Decision

While making the above-mentioned observations, the Court dismissed the instant writ petition filed for issuance of a writ of quo warranto on the lack of merits.[S. Subramaniam v. State of Kerala,  2020 SCC OnLine Ker 4284, decided on 6-10-2020]

Hot Off The PressNews

Former Supreme Court judge and former Lokayukta of state of Karnataka Justice NG Venkatachala has passed away at the age of 89.

Born in an agriculturist family Mittur, Justice Venkatachala obtained Bachelor of Science and Bachelor of Law degrees from Mysore University. He then got enrolled as an Advocate in the then High Court of Mysore on 16 November 1955. He also served as a part-time reader in Mercantile Law from 1958 to 1970 and a legal adviser to the University of Agricultural Sciences, Hebbal from 1963 to 1973 and Bangalore University from 1970 to 1973.

He served as a Government Pleader and was later promoted to high court government advocate which he served till 1977. He was then appointed as additional judge for Karnataka High Court on 28 November 1977 and a permanent judge on 8 September 1978. He functioned as a tribunal for prevention of unlawful activities under the unlawful activities prevention act during the year 1990. He was appointed as the acting Chief Justice for Karnataka High Court in May, 1992. On 1 July 1992 he was sworn in as Judge of the Supreme Court of India which he remained until Jul2 2, 1995.

Sworn in as the Karnataka Lokayukta on 2 July 2001, Justice Venkatachala was best known for rejuvenating the department of Karnataka Lokayukta, the anti corruption agency. He is said to have put the fear of god in the Karnataka administration. Number of complaints the office of Lokayukta was receiving dramatically increased from 20-25 per day to 200-250 per day while Justice Venkatachala was in tenure.He personally led hundreds of raids often lashing out at corruption in political life. In his four and a half years in office, he had looked into more than 50,000 cases of misconduct and complaints from members of the public. He even drew lot of criticism often from politicians who accused him of tarnishing all politicians with the same brush. He was discontinued as Lokayukta for the second term because of legal hurdles although a huge campaign was done in favor of him.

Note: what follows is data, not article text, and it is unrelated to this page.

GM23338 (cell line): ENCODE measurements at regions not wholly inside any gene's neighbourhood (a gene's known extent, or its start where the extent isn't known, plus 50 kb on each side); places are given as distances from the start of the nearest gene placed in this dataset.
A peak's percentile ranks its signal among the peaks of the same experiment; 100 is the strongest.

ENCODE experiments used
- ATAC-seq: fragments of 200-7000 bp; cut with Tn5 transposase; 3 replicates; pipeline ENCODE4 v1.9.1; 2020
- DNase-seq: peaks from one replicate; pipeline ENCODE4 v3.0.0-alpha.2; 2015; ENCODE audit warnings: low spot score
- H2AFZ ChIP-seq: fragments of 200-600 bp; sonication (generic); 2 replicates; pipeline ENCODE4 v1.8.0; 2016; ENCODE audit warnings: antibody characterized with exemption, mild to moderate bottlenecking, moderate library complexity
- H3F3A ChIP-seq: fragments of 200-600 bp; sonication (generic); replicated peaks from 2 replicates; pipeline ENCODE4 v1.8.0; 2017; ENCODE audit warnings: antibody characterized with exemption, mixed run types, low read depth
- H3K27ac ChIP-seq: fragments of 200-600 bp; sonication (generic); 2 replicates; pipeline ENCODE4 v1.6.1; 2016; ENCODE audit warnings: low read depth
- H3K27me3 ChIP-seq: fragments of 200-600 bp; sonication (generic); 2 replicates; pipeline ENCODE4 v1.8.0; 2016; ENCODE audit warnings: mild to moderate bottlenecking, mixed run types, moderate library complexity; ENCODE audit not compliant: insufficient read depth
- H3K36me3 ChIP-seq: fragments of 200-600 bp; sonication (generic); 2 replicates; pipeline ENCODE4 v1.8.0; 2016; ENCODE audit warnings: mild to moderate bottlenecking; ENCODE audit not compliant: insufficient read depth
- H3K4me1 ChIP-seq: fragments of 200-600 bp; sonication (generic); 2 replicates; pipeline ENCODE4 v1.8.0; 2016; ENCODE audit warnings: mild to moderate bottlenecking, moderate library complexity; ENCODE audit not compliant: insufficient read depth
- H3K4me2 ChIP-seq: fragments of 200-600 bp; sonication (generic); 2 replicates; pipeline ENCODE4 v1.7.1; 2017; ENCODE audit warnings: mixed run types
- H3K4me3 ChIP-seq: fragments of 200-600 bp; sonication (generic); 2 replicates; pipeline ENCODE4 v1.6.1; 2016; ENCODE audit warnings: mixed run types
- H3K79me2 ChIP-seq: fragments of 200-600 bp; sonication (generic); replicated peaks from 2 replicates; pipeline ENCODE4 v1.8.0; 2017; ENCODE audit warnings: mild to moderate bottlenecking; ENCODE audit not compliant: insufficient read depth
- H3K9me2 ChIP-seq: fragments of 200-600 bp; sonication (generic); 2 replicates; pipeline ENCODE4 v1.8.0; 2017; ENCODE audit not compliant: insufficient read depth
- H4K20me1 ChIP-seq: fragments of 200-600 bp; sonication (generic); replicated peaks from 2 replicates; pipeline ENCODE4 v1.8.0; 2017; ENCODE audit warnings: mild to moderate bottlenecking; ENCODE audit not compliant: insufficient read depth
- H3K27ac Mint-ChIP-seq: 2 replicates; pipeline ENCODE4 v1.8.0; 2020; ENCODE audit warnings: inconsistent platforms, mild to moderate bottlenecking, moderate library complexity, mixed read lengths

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Supreme Court: The bench of Ranjan Gogoi and R. Banumathi, JJ sought explanation from the chief secretaries of 12 States and Union Territories as to why they have not appointed a Lokayukta yet. Section 63 of the Lokpal and Lokayuktas Act, 2013, states that every state shall establish a body to be known as the Lokayukta.

The Bench was hearing the petition filed by filed by advocate and Delhi BJP leader Ashwini Kumar Upadhyay in which it was said that the Lokpal and Lokayuktas Act, 2013, received presidential assent on January 1, 2014 and came into force from January 16, 2014 but the executive has not established a Lokpal yet. The PIL has also sought a direction to the states to provide adequate budgetary allocation and essential infrastructure for effective functioning of Lokayuktas. The petitioner, in his petition, had said:

“many State Governments are deliberately weakening the Lokayukta by not providing adequate infrastructure, sufficient budget and workforce.”